A blood test is an examination of blood samples taken from the puncture of the fingers or through blood vessels in certain parts of the body, such as arms using needles. Blood tests aim to detect diseases, identify organ function, detect toxins, medications, or certain substances, and examine overall health conditions.
After the blood samples were taken, blood samples were inserted into a special small vial and then taken to the laboratory. At this place, blood samples will be examined under a microscope or tested with chemicals, depending on the type and purpose of the blood test.
Why Blood Test?
Blood flows throughout the body, acting as a medium that carries nutrients and oxygen to the tissues and entire cells. Blood also carries waste products back to the excretory system for disposal. Blood flow in the body affects or is influenced by many medical conditions. For this reason, blood tests are one of the most common tests or supporting examinations to do.
Some other reasons why blood tests done are as a way to monitor activity and the severity of certain conditions. In addition, blood tests also serve to conduct blood group checks before receiving blood transfusions, to determine the consumption of illegal drugs, as well as determining the appropriate treatment for patients with certain diseases.
When to do a blood test?
Not having to wait for the body to be infected, blood screening needs to be done with awareness of the health condition of the body, nor have to wait for referrals or recommendations from the doctor. Blood screening can be done routinely every one or two months, but some are doing it once a year.
However, blood check should be done immediately and still get regular monitoring if you have a history of diabetes mellitus, cardiac, hypertension, cancer, or other blood-related diseases. In addition, blood screening should also be done if you have a high fever that never subsided for three consecutive days, diarrhea and vomiting, dementia in elderly, and headaches that do not subside.
Not to be missed, pregnant women also have to do a blood check regularly to check the health condition of mother and fetus in the womb, also detect the presence of diseases that can affect the pregnant women. There are no exception to married couples, or often called pre-marital checkups.
Types and functions of blood tests
There are several types of blood tests and functions that need to be known, including:
Complete blood test.
This test cannot provide a definitive diagnosis of the body condition. However, this test can provide clues regarding the risk of illness. Through the complete blood test, one knows the level of hemoglobin, white blood cell count, Hematocrit, and Blood chip (platelets).
C-reactive protein test
C-reactive protein test, i.e. A protein produced by the liver. This test aims to determine the presence of inflammation, characterized by higher levels of C-reactive proteins in the body.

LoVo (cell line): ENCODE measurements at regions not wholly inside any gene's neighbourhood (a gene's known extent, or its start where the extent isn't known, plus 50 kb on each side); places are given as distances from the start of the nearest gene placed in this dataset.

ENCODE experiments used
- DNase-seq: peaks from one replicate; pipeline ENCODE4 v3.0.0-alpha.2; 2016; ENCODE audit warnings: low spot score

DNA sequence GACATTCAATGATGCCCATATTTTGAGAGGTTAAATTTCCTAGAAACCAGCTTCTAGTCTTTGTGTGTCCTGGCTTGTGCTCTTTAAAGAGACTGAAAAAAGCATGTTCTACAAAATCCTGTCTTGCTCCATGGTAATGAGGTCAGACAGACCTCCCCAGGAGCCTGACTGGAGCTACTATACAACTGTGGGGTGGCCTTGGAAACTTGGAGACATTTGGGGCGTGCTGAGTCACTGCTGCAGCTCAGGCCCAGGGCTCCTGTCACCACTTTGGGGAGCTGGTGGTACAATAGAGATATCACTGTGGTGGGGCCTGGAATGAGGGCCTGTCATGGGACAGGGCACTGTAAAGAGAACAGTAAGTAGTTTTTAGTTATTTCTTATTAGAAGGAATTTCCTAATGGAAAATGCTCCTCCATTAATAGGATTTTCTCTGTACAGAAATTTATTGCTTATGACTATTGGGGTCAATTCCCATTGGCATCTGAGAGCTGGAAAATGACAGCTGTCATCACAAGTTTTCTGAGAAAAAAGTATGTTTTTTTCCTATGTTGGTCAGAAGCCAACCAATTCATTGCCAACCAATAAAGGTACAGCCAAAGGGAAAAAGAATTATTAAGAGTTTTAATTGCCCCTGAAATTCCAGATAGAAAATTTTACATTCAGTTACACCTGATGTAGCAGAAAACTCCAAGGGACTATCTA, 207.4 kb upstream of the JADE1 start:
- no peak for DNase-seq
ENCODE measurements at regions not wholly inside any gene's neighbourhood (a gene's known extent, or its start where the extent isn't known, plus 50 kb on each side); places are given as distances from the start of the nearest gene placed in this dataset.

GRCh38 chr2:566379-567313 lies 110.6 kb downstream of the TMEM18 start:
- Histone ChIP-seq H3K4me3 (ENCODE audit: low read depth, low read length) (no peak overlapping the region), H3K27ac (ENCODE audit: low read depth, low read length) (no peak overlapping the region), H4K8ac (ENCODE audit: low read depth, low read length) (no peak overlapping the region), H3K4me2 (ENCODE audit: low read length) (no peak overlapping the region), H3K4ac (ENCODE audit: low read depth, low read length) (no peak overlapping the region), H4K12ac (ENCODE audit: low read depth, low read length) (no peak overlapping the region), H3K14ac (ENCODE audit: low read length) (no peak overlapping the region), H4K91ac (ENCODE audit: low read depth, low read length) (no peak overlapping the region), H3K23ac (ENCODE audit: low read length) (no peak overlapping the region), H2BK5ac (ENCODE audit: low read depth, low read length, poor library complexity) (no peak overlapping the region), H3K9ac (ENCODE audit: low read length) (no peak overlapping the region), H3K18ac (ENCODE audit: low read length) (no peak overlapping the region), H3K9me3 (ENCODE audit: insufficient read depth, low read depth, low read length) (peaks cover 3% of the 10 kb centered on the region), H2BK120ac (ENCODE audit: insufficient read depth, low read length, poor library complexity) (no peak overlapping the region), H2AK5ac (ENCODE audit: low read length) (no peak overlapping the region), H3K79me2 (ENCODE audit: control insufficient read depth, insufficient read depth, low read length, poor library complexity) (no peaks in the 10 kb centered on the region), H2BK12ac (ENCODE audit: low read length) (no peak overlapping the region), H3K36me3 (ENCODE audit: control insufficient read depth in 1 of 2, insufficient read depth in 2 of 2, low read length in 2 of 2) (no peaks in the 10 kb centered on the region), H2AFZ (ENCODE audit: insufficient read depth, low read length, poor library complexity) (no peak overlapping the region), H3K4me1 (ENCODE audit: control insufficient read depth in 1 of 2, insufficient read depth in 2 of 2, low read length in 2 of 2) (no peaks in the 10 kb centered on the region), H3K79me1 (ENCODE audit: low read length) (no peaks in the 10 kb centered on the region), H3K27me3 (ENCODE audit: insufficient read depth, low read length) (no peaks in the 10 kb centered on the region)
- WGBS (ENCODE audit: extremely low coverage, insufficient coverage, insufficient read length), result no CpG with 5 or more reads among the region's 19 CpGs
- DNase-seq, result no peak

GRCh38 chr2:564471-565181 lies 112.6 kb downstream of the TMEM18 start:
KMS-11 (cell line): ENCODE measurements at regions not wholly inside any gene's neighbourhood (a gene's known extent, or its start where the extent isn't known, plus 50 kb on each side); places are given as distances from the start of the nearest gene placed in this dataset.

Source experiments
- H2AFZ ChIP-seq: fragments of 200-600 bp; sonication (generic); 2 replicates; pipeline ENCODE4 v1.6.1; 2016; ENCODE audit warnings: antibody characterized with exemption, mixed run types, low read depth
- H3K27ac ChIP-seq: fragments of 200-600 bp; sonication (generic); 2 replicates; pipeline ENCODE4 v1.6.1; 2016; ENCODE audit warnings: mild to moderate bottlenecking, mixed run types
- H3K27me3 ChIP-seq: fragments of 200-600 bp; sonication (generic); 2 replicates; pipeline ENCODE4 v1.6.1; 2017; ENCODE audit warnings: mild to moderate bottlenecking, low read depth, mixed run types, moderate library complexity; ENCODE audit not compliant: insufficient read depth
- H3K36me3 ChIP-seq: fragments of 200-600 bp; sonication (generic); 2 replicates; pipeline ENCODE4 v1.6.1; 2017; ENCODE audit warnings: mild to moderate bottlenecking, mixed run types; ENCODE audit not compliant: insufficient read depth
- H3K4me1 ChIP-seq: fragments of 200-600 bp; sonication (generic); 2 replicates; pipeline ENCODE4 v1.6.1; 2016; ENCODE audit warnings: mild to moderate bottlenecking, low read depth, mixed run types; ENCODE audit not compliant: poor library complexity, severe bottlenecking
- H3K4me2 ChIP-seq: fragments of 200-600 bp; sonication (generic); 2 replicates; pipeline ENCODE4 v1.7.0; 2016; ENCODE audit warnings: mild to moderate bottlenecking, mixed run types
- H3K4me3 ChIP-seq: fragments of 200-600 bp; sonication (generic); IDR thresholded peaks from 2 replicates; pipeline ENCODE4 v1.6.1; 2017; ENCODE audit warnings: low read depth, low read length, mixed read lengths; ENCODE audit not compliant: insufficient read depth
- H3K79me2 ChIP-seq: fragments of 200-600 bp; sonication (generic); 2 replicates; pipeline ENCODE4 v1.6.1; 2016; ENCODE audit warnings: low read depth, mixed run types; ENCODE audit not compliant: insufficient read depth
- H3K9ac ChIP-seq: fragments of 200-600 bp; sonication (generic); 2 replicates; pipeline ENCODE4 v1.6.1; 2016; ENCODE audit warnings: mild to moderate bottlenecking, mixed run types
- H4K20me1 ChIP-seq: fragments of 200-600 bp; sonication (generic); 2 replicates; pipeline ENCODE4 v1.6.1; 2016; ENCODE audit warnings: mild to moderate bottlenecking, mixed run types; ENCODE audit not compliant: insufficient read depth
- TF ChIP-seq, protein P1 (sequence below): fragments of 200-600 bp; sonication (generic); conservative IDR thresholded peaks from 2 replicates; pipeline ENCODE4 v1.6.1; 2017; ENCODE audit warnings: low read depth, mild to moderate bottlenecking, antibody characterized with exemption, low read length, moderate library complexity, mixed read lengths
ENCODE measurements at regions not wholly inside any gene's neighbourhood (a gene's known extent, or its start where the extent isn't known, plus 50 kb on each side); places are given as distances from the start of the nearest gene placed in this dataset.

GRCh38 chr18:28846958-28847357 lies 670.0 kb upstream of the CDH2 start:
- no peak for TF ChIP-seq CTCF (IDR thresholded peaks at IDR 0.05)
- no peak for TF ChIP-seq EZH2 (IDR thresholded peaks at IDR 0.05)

Levels of erythrocyte sedimentation (blood erythrocyte sedimentation rate).
This test is done to determine the severity of inflammation in the body. Either caused by infection, tumor, or autoimmune disease. It works by looking at the speed of red blood cells that settles to the test tube base.
The quicker the red blood cells settle, the higher the level of inflammation. Conditions that can be diagnosed through this test are endocarditis, rheumatoid arthritis, Polymyalgia rheumatica, inflammation of the veins (vasculitis), and Crohn’s disease.
The electrolyte is a mineral that serves to maintain the balance of healthy water content in the body, supports electric nerves, helps to move nutrients into the body cells (and waste produced), as well as stabilizing the levels of alkaline and acid in the body.
Changes in the level of electrolytes in the body are caused by many factors, such as diabetes, dehydration, renal failure, liver disease, heart disorders, or undergoing certain medications.
Coagulation tests, to see the presence of blood clotting problems. For example, in the disease of Von Willebrand and hemophilia.
Thyroid function tests.
This test is performed if the doctor suspects an underactive or overactive thyroid.
Enzymes linked immunosorbent assay (ELISA) Test, to see antibodies in the body. ELISHA’s tests were carried out for the diagnosis of HIV, Toxoplasmosis, and allergies.
Blood gas analysis
Blood gas analysis, conducted to evaluate the acidity (pH) of blood and blood levels of gas (such as oxygen and carbon dioxide). Impaired lung and renal function can be detected through this examination.
Blood tests to assess the risk of heart disease.
Aims to determine the risk of coronary heart disease, through examination of good cholesterol levels (high density lipoprotein / HDL), bad cholesterol (low density lipoprotein / LDL), and fat in the blood (triglycerides). You are encouraged to fast for 9-12 hours before the test.
Complete blood test procedure
Blood screening is carried out by taking blood from the veins located close to the skin’s surface. The most commonly chosen area is the elbow fold. The test work is fairly straightforward and only takes a few minutes.
The following are the steps performed by a nurse or a laboratory officer when sampling blood for a full blood test:
- Cleans the skin area at the site of blood sampling, using an antiseptic solution.
- Tying the elastic strap at the top of the blood intake location, so that the blood flow is unstoppable in the area.
- Insert the needle into the veins and suck out the amount of blood needed, then slap it in a small tube.
- Closes the scars of the needle puncture with a bandage.
- Pasting the label contains the name and the time of the blood sampling on the blood container tube, then sends it to the laboratory for inspection.
This procedure can feel a little uncomfortable, especially when the needle is piercing the skin. Afterwards, there may be a slight bruising in the blood sampling site.